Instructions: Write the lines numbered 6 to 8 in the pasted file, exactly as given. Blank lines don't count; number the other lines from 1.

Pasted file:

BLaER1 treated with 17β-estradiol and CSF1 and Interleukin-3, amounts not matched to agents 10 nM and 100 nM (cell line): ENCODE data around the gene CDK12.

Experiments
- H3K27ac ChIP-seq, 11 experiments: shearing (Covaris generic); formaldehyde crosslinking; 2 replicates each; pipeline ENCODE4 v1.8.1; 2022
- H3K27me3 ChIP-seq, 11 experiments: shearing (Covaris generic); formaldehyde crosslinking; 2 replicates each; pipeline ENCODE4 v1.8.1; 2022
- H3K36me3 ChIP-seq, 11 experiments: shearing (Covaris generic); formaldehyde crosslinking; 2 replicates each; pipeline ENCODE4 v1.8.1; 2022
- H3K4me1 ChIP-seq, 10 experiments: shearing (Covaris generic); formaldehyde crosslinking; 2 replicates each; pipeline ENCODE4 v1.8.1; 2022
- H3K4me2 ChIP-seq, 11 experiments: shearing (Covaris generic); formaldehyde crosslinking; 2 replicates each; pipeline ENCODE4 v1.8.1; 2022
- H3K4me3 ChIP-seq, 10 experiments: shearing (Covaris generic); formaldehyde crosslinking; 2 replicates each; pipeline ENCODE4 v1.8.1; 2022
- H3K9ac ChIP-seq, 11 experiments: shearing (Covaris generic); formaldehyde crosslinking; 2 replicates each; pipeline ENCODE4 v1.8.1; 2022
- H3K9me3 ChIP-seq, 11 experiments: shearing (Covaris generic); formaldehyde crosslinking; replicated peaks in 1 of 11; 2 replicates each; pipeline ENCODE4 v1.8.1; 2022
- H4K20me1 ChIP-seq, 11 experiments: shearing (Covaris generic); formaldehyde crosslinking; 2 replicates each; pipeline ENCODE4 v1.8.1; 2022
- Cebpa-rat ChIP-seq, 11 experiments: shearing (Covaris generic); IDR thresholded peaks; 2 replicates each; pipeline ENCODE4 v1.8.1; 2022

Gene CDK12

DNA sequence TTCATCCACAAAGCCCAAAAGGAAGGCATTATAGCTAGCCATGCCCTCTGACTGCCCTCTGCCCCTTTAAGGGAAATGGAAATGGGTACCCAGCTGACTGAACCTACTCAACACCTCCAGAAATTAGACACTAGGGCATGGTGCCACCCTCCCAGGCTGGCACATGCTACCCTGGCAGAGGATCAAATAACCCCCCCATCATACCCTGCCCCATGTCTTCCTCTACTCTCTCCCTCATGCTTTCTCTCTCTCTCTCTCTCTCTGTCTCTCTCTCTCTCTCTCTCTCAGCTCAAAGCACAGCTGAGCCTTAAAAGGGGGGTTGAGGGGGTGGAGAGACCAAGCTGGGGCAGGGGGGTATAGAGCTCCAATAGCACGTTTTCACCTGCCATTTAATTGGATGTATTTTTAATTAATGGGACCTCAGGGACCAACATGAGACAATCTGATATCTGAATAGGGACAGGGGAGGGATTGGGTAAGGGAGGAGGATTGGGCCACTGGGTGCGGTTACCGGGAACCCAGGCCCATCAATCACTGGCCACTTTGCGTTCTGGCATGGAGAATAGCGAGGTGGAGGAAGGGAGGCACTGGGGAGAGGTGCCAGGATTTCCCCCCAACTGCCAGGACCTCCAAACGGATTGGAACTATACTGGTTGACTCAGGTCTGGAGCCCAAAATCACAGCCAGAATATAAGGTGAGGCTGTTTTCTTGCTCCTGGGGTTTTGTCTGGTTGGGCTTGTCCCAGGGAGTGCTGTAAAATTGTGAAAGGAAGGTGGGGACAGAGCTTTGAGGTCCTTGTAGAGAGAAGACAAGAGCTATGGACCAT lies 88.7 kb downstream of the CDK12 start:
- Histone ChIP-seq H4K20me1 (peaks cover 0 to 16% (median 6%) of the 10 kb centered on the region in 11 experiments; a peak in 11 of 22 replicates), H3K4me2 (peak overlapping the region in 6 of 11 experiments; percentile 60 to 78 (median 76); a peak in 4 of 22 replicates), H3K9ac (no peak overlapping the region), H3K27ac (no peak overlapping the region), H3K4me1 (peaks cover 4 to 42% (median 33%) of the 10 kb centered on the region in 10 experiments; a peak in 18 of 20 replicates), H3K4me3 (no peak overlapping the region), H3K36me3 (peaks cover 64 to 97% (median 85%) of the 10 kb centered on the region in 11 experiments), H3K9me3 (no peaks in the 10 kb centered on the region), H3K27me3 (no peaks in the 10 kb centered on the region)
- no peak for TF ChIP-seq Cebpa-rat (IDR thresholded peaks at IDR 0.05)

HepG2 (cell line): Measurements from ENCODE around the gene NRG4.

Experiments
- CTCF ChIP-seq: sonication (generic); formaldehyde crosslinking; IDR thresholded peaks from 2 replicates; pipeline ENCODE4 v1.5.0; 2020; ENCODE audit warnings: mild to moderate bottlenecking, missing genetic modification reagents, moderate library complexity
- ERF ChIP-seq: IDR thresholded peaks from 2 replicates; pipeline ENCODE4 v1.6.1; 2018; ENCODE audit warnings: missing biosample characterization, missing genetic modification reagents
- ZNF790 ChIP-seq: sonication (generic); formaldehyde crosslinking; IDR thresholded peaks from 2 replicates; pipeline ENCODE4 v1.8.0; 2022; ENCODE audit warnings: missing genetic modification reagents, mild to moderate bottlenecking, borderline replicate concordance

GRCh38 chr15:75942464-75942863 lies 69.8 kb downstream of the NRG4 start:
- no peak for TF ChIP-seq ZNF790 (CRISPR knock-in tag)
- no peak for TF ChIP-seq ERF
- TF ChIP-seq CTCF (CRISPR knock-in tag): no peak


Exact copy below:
- H3K4me1 ChIP-seq, 10 experiments: shearing (Covaris generic); formaldehyde crosslinking; 2 replicates each; pipeline ENCODE4 v1.8.1; 2022
- H3K4me2 ChIP-seq, 11 experiments: shearing (Covaris generic); formaldehyde crosslinking; 2 replicates each; pipeline ENCODE4 v1.8.1; 2022
- H3K4me3 ChIP-seq, 10 experiments: shearing (Covaris generic); formaldehyde crosslinking; 2 replicates each; pipeline ENCODE4 v1.8.1; 2022